New York Times Profiles Dr. Neil Fitzgerald’s Hurricane Sandy Research

Hurricane Sandy Soil Toxin Study

New York Times Profiles Dr. Neil Fitzgerald’s Hurricane Sandy ResearchIn late December, The New York Times featured an interview with associate professor  of chemistry, Neil Fitzgerald, on his citizen science research project, “SUDS: Send Us Your Dirt From Sandy.” Organized in collaboration with Vassar College, the project aims to collect and analyze samples of dirt, mud, and sand from areas most affected by Hurricane Sandy to determine the environmental impact of waterborne toxins from regional Superfund sites.

Much of the concern involves waterways and canals with a history of PCB contamination – a hazardous waste known to cause a variety of health problems including cancer in animals. Hurricane Sandy’s violent impact resulted in water levels increasing close to thirteen feet above normal and disturbed the layer of mud containing PCBs and other forms of toxic or harmful sludge.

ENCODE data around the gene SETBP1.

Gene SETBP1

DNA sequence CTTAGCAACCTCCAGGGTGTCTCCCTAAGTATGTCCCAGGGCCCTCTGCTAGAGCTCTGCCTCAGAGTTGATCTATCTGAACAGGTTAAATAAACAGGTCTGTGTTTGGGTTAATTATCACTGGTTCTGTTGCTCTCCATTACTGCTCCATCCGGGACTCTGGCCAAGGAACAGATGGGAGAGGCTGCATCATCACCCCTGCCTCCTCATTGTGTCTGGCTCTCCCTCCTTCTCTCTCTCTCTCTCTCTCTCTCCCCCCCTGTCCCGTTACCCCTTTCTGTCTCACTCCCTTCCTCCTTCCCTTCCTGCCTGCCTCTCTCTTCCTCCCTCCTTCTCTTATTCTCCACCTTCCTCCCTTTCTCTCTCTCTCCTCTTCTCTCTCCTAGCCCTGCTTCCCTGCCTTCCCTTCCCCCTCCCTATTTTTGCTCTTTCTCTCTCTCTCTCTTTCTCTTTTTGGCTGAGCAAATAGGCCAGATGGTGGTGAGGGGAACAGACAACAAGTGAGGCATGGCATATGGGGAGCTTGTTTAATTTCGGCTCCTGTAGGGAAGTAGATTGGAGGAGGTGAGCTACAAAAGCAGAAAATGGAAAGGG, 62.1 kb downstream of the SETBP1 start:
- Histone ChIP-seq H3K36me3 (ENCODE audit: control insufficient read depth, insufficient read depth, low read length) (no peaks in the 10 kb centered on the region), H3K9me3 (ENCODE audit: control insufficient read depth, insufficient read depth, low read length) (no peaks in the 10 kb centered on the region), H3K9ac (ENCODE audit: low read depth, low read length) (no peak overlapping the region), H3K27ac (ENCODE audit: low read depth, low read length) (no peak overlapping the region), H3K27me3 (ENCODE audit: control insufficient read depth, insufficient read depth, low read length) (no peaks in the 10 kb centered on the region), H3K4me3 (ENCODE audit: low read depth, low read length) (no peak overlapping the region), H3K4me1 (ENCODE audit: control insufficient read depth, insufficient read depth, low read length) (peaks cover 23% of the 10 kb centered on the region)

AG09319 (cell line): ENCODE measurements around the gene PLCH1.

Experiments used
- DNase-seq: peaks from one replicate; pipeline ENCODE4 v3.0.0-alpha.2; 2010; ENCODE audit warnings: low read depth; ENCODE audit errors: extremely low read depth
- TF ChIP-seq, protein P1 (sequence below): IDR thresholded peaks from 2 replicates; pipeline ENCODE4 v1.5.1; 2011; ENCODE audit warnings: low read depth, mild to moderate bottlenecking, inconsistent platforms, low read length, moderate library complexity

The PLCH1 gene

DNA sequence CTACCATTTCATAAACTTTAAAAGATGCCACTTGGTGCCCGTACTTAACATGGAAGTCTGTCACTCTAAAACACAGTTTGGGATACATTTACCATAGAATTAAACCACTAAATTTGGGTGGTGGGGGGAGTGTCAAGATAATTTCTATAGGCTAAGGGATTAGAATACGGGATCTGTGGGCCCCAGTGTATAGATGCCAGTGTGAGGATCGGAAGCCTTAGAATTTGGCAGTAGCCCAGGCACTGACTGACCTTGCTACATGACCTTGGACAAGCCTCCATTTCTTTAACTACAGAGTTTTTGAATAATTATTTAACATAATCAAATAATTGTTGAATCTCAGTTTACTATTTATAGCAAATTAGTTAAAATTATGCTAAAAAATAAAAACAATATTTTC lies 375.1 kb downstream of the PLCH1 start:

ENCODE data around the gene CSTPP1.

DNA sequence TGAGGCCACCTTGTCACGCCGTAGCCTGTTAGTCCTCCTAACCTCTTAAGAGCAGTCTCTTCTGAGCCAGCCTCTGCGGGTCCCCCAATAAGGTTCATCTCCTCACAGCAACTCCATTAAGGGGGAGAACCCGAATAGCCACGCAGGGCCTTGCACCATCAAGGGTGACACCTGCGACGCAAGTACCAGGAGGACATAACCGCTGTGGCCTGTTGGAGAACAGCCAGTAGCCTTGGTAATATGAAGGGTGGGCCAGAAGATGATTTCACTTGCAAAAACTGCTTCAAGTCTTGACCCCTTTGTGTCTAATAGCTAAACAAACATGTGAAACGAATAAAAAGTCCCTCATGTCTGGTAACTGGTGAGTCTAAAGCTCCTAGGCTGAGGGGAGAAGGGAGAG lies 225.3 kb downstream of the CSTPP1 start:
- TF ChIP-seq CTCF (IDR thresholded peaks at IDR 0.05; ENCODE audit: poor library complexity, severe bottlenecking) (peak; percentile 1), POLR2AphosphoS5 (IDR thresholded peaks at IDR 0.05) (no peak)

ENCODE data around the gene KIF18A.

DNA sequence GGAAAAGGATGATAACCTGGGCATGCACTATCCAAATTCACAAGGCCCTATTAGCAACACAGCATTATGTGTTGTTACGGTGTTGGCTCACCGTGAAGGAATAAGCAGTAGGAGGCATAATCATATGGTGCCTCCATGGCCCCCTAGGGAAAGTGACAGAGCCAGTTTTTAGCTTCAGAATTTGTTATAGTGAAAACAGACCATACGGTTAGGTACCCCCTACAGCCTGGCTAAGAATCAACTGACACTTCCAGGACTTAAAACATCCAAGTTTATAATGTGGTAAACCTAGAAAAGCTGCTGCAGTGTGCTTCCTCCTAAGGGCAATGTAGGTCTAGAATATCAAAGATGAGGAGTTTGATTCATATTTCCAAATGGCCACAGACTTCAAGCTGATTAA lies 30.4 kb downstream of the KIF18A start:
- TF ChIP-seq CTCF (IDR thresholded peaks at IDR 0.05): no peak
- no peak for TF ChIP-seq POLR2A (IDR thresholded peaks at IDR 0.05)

Since the project launched in late November, over 60 samples have been submitted from homeowners, community gardeners, and concerned citizens from a variety of locations throughout the target region.

If tests reveal toxic hot spots, the research team hopes to enlist the support of the Environmental Protection Agency to conduct a more in-depth investigation. For now, creating a greater level of understanding of how toxic sediment travels during a storm system will be helpful in developing disaster management plans for the future.


Written by Laura Zurowski

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